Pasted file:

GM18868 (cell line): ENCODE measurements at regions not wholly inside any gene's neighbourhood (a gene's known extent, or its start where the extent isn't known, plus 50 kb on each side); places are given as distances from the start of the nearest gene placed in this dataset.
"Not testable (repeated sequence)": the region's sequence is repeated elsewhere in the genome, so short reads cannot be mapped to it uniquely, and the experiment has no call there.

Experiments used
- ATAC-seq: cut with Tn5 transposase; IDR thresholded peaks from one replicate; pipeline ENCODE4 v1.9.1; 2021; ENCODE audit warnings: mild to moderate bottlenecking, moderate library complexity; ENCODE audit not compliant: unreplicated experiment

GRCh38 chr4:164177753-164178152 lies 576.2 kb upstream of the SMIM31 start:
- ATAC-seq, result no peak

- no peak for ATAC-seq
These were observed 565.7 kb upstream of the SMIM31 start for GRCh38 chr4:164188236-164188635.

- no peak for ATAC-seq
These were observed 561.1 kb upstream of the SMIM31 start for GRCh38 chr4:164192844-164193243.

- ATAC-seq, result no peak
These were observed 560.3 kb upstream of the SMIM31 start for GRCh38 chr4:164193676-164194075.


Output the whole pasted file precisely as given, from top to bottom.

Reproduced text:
GM18868 (cell line): ENCODE measurements at regions not wholly inside any gene's neighbourhood (a gene's known extent, or its start where the extent isn't known, plus 50 kb on each side); places are given as distances from the start of the nearest gene placed in this dataset.
"Not testable (repeated sequence)": the region's sequence is repeated elsewhere in the genome, so short reads cannot be mapped to it uniquely, and the experiment has no call there.

Experiments used
- ATAC-seq: cut with Tn5 transposase; IDR thresholded peaks from one replicate; pipeline ENCODE4 v1.9.1; 2021; ENCODE audit warnings: mild to moderate bottlenecking, moderate library complexity; ENCODE audit not compliant: unreplicated experiment

GRCh38 chr4:164177753-164178152 lies 576.2 kb upstream of the SMIM31 start:
- ATAC-seq, result no peak

- no peak for ATAC-seq
These were observed 565.7 kb upstream of the SMIM31 start for GRCh38 chr4:164188236-164188635.

- no peak for ATAC-seq
These were observed 561.1 kb upstream of the SMIM31 start for GRCh38 chr4:164192844-164193243.

- ATAC-seq, result no peak
These were observed 560.3 kb upstream of the SMIM31 start for GRCh38 chr4:164193676-164194075.